With a rise in remote working and increasing demand for larger properties, more Londoners are moving out of the capital. But will the London exodus continue even after COVID-19?
During 2020, London leavers bought 73,950 homes outside of the capital. New research published by major London estate agency Hamptons shows this is the largest number in four years. This is especially significant as the housing market was even closed for seven weeks during the year due to COVID-19.
Collectively, London leavers bought a whopping £27.6bn worth of property outside of the capital. This is the highest amount since 2007, which is when outmigration peaked in London.
COVID-19 pushing more Londoners to move
The London exodus has been taking place for a number of years, but COVID-19 has pushed more people out and further away from the capital to purchase larger properties with outdoor space.
According to Hamptons research: “While leaving London has been a rite of passage for many, often families reaching life stage milestones, the effects of lockdown and the desire for space seems to have heightened this drift.”
Since the first lockdown, there has been a clear increase in Londoners moving outside of the capital. The stamp duty holiday has also likely pushed more buyers to bring future planned moves forward.
During the first half of 2020, London leavers purchased 6.9% of properties sold outside of the capital. This equated to 24,480 sales. Throughout the second half of 2020, this number increased to 7.8% and 49,470. In the second half of the year, London leavers bought £18.4bn worth of property outside of the capital. This is more than in any full year from 2008 to 2013.
Additionally, on average, London leavers are moving further away from the capital than at any time in the past 10 years. With the prospect of working from home regularly, London leavers are looking to move further away. Location preferences are changing as commutability isn’t as much of an important factor as before.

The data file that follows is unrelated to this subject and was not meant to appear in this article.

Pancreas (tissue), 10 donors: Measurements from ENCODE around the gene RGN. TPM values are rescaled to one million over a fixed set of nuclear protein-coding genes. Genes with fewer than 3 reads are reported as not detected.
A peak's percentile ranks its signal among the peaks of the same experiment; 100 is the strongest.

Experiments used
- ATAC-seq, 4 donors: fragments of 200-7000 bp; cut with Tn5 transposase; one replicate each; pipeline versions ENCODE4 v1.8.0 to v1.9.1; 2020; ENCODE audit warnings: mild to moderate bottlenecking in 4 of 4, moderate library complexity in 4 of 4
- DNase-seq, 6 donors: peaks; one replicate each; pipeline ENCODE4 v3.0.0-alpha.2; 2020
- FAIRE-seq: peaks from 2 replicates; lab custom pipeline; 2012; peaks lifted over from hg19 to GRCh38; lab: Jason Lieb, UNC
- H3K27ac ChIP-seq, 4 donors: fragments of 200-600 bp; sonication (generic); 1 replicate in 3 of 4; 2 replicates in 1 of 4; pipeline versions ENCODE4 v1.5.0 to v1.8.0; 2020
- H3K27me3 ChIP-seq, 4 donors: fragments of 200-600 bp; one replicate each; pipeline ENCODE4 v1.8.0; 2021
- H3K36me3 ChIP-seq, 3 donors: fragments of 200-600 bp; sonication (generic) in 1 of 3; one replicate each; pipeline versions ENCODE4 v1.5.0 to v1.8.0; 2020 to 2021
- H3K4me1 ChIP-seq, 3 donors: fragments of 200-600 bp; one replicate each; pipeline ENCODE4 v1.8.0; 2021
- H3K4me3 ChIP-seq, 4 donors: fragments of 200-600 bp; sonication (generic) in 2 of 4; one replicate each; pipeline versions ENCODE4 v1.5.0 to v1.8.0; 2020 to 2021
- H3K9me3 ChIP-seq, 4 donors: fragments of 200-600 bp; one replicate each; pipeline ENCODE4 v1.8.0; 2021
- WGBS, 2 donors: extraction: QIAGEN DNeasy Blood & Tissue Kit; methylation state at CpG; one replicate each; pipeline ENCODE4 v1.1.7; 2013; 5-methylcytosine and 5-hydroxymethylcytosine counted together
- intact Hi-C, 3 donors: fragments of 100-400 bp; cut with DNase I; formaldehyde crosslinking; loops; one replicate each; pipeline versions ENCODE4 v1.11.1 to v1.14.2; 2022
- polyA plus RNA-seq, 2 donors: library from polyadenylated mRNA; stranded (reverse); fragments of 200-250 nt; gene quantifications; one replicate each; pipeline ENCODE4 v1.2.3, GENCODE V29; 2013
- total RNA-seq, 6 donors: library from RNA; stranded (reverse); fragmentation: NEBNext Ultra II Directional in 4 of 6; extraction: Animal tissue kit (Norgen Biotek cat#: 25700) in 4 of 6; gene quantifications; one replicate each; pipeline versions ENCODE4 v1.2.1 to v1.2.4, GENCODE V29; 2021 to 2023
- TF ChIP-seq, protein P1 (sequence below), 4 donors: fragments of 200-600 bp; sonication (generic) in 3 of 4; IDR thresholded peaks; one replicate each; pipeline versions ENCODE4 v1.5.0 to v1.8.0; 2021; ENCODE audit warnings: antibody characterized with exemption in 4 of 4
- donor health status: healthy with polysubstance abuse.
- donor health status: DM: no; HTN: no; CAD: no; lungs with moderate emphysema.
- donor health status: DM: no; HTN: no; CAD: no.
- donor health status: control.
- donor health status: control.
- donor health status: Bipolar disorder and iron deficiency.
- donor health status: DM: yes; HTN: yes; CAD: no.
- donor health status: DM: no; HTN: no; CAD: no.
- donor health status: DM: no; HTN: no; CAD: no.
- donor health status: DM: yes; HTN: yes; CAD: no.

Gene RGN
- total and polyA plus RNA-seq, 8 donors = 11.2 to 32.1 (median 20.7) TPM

Future trends for the London exodus
More firms are committing to making long-term changes to remote working. This will push even more workers away from London. Many will likely look to areas with lower housing costs. While this trend already existed, this is expected to accelerate even more as work-life balance and location and property preferences continue to change. For many, these changes will be permanent.
Investors are also looking at rental trends that have changed due to COVID-19. This will help investors reassess their future investments and stay competitive. Even though London is still home to strong investment prospects, previous research from Hamptons International revealed there has been a rise in London property investors buying in the north of England and Midlands.
Aneisha Beveridge, head of research at Hamptons, says: “We expect this outmigration trend to continue into the first half of next year too. But usually as prices in the capital begin to flatline, which we forecast to happen in the second half of 2021, more Londoners decide stay put.
“Even so, given the housing market has been anything but normal since the onset of Covid, we expect to see the total number of homes bought by London leavers next year hit 2016 levels.”